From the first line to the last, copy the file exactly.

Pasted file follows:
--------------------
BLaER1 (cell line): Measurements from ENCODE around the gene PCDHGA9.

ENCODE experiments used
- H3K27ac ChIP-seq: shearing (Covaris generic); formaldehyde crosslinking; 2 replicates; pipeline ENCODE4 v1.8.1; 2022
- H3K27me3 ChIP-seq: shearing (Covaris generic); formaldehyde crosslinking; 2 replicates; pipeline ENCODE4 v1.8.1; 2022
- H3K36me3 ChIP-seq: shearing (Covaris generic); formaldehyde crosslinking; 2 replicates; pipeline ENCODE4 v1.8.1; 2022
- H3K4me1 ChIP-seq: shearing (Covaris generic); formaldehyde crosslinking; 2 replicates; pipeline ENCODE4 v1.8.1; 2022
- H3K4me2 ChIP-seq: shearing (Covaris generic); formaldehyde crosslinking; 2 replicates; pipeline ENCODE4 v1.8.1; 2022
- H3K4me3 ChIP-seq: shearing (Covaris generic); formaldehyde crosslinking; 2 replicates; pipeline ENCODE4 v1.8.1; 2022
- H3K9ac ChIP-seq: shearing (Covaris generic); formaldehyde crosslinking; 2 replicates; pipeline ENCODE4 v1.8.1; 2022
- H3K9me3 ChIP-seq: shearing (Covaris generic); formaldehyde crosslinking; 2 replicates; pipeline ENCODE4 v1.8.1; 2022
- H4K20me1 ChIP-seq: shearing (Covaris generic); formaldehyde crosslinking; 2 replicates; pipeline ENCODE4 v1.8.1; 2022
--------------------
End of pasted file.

BLaER1 (cell line): Measurements from ENCODE around the gene PCDHGA9.

ENCODE experiments used
- H3K27ac ChIP-seq: shearing (Covaris generic); formaldehyde crosslinking; 2 replicates; pipeline ENCODE4 v1.8.1; 2022
- H3K27me3 ChIP-seq: shearing (Covaris generic); formaldehyde crosslinking; 2 replicates; pipeline ENCODE4 v1.8.1; 2022
- H3K36me3 ChIP-seq: shearing (Covaris generic); formaldehyde crosslinking; 2 replicates; pipeline ENCODE4 v1.8.1; 2022
- H3K4me1 ChIP-seq: shearing (Covaris generic); formaldehyde crosslinking; 2 replicates; pipeline ENCODE4 v1.8.1; 2022
- H3K4me2 ChIP-seq: shearing (Covaris generic); formaldehyde crosslinking; 2 replicates; pipeline ENCODE4 v1.8.1; 2022
- H3K4me3 ChIP-seq: shearing (Covaris generic); formaldehyde crosslinking; 2 replicates; pipeline ENCODE4 v1.8.1; 2022
- H3K9ac ChIP-seq: shearing (Covaris generic); formaldehyde crosslinking; 2 replicates; pipeline ENCODE4 v1.8.1; 2022
- H3K9me3 ChIP-seq: shearing (Covaris generic); formaldehyde crosslinking; 2 replicates; pipeline ENCODE4 v1.8.1; 2022
- H4K20me1 ChIP-seq: shearing (Covaris generic); formaldehyde crosslinking; 2 replicates; pipeline ENCODE4 v1.8.1; 2022